'olwhatshername tackles the impossible process of applying to college using this trusty book!—Sparkitors
How do I write my application essay?
How the heck am I going pay for tuition?
How can you relate college admissions to Ben and Jerry’s?
These are questions that all of us ask as we struggle through the soul-sucking task of applying to college. Thankfully, I've found our savior: it’s called Don’t Stalk the Admissions Officer: How to Survive the College Admissions Process without Losing Your Mind, by Risa Lewak. Some highlights of this book:
-It was published in 2010, so we’re not getting tips on how to apply to, say, the Harvard class of 1636
-The former dean of admissions at MIT (Marilee Jones) liked it
-It has its own Facebook page. So it must be important.
In the introduction, we find out that the lovely Mrs. Lewak was a little obsessive about the admissions officer at the University of Pennsylvania—and she wants us to avoid making the same mistake. She also wants to make the admissions process as painless and successful as possible, which brings us to the first chapter: “Overachiever and Loser Have the Same Latin Root.”
This chapter discusses the students who are in every club, and who make up new clubs when they aren’t satisfied with the existing ones. They’re also the ones who make your grades look laughably bad and, annoyingly enough, they probably outrun you on the track team, too. To them, and everyone else, these tips are offered:
-Don’t try to trick the admissions officer; they can tell when you're only involved in something because the name looks good on your resume/application. Show them that you're really passionate about something; if you love knitting, show up to your interview wearing a scarf that you made yourself, or compare The Catcher in the Rye to felting.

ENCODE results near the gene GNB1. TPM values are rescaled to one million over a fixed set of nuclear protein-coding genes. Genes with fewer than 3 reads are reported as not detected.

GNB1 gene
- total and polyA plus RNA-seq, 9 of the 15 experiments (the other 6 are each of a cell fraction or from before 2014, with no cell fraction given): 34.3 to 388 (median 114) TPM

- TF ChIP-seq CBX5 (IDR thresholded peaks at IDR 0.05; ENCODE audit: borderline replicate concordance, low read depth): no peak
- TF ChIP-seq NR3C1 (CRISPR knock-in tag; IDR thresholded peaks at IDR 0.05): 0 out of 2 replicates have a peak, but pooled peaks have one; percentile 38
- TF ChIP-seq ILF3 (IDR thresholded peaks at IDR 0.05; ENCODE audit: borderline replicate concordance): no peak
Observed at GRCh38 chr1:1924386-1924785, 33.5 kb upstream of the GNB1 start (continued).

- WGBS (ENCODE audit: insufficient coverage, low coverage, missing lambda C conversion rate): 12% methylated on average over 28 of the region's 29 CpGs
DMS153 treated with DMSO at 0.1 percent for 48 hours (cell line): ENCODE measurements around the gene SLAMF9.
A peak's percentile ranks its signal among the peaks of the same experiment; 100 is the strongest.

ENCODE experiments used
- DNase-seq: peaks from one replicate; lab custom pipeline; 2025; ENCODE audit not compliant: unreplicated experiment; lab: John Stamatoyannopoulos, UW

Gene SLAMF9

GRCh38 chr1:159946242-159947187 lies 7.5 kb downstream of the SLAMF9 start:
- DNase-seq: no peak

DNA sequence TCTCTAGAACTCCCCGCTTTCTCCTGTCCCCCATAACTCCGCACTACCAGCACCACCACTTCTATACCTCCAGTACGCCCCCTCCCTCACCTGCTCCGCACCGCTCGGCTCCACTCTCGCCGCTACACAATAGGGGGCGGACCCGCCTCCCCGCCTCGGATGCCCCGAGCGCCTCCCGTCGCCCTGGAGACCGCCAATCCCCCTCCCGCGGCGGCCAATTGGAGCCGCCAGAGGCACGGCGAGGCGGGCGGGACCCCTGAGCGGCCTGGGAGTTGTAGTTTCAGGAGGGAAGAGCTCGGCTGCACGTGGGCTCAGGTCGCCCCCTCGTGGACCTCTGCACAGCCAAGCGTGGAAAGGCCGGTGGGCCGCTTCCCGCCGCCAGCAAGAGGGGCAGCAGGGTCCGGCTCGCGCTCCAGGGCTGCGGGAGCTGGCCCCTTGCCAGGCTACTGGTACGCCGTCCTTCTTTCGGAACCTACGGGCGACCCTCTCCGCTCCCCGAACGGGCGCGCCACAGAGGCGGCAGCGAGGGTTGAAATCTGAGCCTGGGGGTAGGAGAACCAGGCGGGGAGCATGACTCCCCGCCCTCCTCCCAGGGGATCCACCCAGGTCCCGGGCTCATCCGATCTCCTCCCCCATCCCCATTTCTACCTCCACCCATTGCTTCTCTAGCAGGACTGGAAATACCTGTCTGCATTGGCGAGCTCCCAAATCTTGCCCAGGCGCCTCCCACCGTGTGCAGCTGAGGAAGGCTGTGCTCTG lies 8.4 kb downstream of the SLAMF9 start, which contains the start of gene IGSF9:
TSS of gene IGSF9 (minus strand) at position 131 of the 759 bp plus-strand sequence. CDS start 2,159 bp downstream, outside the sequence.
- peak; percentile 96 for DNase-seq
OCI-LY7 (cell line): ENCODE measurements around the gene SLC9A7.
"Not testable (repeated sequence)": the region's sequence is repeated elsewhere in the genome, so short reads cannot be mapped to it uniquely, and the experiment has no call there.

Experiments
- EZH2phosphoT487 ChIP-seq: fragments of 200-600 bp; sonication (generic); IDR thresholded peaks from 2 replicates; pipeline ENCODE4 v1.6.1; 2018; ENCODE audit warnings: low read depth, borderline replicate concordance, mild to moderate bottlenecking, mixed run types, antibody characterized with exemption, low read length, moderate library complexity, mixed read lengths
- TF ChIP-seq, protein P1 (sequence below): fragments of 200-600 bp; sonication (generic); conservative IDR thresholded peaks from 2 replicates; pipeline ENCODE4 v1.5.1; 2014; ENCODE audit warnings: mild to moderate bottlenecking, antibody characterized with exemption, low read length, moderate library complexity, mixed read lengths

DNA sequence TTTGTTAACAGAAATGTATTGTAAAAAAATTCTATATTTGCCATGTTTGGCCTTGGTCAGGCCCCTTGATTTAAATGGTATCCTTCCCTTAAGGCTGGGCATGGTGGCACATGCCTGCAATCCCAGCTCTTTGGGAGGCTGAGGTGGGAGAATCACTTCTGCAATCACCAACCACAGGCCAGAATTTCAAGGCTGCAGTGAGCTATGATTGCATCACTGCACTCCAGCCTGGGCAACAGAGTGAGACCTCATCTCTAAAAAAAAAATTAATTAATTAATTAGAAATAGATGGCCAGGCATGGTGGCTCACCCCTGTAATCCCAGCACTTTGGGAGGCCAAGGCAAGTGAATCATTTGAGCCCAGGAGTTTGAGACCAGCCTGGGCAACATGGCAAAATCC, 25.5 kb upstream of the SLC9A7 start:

-You don't have to be the best, or the president, or captain of every club you're in. Just enjoy doing it, and participate with dedication and enthusiasm.
-Take AP classes in subjects that you’re actually interested in. Oh, sure, it sounds obvious, but, as this book’s title suggests, common sense can become a little blurred when you’re trying to put together the best application possible. Also, don’t be afraid to take honors or regular classes in a subject—I can attest to the fact that both can provide all of the rigor that you need.
-Electives are nice. They make you well-rounded (and in a much more flattering way than the Freshman Fifteen).
-Don’t try to trick the admissions officer with volunteering, either. Also, don’t run over pedestrians.
·-Quit harassing your teacher for extra points. Do you want to be one of those stories that people tell around a campfire?
“It may have been only four points, but that AP Lit teacher was never seen again…”
Do you think this book sounds helpful? Would you like to see more chapter reviews?